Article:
As writers, we should spend as much time as possible on this side of the laptop or desktop, typewriter or with pen in hand, working, crafting and revising. We should also spend an inordinate amount of time with our noses in books, reading to get a feel for language and the stomach-plummeting feeling of a plot twist or well-crafted hook.
But we also probably spend more time than most wallowing in our own feelings of uncertainty. I know I do. In the near-constant search for a story idea, metaphor, the right word or just a pencil, is the search for validation; that need to know that what I'm doing is worth a damn. Or even worth another half-hour.
Over at the blog This Writing Business, Stacey tackles the feeling well in her post What I Write ... & Why, and Secret Agent Mom takes it to another extreme with Write On. I'm currently in the Moss Writing workshop at the University of Memphis where Richard Bausch touches on the subject of insecurity almost weekly. Part of his mission with the workshop, he says, is to break down the myth and to assure us that the questioning feelings we're having as writers are not specific to us and that, no matter how successful we might become, they'll never go away. It's part of what we've chosen to do.
So what we do is search for any glimmer, for a word or two from someone else, anyone else, who does or has done this to tell us to keep on keeping on. My wife, Kristy, created the Facebook page for Lee Smith simply because she's a huge fan of the writer and wanted to garner as much exposure for her as possible. At a recent reading at Davis-Kidd Booksellers, Kristy told Ms. Smith this and she was so grateful that she asked us to stick around afterward to chat. Upon hearing that I write, she encouraged me to stay with it. And, in a recent e-mail exchange with Kristy, Smith wrote: " ... and now I am thrilled to learn that your husband Richard has won the Memphis Magazine contest - this is a very big deal! - and I cannot wait to read his story." Lee Smith wrote that. In addition to On Agate Hill, Fair and Tender Ladies, Oral History and Mrs. Darcy and the Blue-Eyed Stranger, among so many others, she wrote I cannot wait to read his story. And that, of course, leaves me with only one thought: What if she reads it and hates it? Because that's who we are and that's how we think.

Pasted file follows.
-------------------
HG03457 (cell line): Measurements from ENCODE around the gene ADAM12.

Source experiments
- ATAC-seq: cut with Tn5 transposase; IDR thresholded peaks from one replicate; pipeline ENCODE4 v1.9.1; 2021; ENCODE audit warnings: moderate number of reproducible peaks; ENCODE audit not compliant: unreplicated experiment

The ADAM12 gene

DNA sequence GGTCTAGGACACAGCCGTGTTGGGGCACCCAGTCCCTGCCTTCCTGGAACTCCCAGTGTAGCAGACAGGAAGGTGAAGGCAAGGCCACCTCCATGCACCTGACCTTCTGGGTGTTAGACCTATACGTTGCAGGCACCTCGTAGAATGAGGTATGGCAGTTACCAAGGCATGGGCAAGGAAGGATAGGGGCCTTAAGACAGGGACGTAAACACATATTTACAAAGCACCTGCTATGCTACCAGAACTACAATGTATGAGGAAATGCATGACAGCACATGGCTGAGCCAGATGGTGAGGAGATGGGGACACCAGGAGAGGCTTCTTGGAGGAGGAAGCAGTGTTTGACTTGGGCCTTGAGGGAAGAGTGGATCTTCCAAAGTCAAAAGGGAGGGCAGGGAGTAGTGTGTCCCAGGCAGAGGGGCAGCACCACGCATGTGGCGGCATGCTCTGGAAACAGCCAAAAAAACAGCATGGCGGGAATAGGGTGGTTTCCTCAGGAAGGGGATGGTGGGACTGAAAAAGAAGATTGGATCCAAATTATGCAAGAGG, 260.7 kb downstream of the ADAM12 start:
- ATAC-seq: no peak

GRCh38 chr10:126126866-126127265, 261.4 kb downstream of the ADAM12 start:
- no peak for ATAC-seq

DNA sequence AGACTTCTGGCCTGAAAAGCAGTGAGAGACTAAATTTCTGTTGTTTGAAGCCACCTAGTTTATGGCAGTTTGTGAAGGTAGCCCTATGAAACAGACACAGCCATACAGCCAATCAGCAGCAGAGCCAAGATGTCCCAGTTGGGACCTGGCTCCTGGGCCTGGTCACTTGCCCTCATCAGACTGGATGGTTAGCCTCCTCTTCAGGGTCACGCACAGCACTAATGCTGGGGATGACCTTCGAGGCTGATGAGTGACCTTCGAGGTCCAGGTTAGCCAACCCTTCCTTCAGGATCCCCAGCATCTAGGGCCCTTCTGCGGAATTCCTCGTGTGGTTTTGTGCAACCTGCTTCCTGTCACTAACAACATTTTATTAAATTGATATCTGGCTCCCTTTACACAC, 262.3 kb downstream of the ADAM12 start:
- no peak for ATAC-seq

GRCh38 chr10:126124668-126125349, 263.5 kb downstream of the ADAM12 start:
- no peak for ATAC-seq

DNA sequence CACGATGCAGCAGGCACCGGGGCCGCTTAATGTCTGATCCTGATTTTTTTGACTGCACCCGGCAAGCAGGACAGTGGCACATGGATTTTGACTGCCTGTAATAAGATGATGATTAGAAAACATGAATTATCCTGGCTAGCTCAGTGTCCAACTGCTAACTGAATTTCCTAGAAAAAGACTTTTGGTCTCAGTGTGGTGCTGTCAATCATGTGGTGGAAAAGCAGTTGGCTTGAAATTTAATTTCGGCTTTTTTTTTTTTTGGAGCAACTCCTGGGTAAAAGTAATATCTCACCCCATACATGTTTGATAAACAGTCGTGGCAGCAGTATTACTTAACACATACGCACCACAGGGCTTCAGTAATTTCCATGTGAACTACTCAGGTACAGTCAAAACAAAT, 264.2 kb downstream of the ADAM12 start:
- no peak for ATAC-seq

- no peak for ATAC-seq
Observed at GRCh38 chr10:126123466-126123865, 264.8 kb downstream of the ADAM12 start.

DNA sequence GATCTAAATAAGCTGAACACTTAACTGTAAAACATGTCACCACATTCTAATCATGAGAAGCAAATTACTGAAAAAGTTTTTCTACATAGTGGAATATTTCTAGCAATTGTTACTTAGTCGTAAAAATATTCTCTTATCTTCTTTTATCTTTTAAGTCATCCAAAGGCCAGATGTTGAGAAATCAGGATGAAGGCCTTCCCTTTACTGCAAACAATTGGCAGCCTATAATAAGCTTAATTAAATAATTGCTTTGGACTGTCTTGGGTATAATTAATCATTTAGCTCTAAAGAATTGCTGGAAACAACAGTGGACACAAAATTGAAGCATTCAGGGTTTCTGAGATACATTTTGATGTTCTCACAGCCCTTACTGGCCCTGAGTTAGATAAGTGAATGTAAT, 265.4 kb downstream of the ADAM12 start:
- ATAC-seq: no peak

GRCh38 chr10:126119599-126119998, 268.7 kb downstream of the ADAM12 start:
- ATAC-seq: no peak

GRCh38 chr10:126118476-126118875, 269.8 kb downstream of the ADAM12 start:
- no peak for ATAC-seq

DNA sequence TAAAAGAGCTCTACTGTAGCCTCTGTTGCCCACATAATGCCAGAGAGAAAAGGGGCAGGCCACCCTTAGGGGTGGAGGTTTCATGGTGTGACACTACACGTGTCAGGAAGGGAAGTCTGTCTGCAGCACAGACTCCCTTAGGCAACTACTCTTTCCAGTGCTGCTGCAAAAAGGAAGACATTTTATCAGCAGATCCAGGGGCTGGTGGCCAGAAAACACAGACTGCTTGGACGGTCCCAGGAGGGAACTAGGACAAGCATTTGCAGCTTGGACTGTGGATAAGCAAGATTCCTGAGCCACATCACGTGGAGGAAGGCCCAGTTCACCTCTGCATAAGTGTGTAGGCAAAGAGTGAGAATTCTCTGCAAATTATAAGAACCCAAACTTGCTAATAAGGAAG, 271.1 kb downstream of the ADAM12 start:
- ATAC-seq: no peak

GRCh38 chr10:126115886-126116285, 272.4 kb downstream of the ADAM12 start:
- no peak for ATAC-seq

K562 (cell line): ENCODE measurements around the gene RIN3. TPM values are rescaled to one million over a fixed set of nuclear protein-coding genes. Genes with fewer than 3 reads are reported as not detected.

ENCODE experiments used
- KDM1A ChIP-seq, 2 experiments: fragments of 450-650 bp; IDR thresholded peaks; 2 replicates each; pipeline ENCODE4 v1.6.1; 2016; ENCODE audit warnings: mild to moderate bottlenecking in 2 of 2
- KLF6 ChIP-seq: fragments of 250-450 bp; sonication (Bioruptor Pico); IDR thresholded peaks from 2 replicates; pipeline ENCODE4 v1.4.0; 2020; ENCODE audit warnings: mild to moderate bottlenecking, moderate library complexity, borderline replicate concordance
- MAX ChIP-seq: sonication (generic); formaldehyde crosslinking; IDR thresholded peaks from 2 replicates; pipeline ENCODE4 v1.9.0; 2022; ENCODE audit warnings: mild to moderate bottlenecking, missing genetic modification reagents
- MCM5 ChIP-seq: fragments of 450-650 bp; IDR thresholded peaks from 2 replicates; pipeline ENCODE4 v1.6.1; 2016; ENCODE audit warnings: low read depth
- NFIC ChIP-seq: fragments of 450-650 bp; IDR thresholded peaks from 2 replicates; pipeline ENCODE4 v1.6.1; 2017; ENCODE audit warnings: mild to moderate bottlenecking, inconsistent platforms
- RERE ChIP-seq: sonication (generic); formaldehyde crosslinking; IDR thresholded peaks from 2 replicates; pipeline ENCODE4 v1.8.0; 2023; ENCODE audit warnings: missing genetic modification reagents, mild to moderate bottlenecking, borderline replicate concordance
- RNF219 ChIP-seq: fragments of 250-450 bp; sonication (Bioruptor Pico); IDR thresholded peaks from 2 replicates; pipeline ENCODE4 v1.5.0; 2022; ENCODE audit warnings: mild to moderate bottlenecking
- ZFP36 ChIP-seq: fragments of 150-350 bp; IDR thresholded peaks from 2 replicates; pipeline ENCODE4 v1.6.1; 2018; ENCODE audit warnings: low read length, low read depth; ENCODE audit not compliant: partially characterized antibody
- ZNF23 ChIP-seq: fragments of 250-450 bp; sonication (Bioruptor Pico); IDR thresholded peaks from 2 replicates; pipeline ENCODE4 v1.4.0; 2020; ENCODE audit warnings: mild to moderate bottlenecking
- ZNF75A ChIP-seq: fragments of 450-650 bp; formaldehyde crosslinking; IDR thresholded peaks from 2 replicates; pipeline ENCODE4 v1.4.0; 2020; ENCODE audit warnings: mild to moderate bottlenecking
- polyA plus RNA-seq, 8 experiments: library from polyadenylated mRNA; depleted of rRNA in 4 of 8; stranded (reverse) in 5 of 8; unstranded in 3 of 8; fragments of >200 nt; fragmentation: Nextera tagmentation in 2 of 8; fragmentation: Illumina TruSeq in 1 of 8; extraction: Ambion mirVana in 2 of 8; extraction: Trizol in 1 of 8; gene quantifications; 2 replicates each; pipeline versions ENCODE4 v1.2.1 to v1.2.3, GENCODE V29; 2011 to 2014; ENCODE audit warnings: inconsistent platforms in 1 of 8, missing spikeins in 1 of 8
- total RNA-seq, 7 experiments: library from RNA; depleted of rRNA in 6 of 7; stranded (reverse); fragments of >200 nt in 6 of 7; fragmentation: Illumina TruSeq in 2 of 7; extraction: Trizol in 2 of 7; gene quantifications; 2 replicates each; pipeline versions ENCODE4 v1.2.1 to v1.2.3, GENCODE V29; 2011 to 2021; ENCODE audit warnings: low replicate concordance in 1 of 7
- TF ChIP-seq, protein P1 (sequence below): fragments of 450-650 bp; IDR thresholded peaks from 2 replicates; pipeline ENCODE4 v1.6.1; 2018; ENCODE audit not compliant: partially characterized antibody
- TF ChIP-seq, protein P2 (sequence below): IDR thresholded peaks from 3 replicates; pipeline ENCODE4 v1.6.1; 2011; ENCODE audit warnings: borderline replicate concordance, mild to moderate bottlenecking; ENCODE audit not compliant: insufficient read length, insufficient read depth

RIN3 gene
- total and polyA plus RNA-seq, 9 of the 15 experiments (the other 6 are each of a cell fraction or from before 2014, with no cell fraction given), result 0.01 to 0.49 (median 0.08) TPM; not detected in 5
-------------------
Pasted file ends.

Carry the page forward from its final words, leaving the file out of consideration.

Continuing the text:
I've spoken with some fellow writers recently about reading each others' working manuscripts. This is part of a dance that's done, this sniffing around each other to see if we're receptive or not. It's a difficult thing, asking someone, friend or family member, to read something for the first time. Remember that, any of you who have been asked to read a short story or novel. It is no different (maybe a little different) than asking you to babysit our infant. Treat it with care, read it as quickly as possible and offer feedback. And, make sure the first part of that feedback is "It's good!" because anything less will probably send the nascent writer into a coma.
Thank you for reading today, I hope this post is good. I should re-read it ... maybe even delete parts ... or, maybe, the whole damn thing if it's no good ...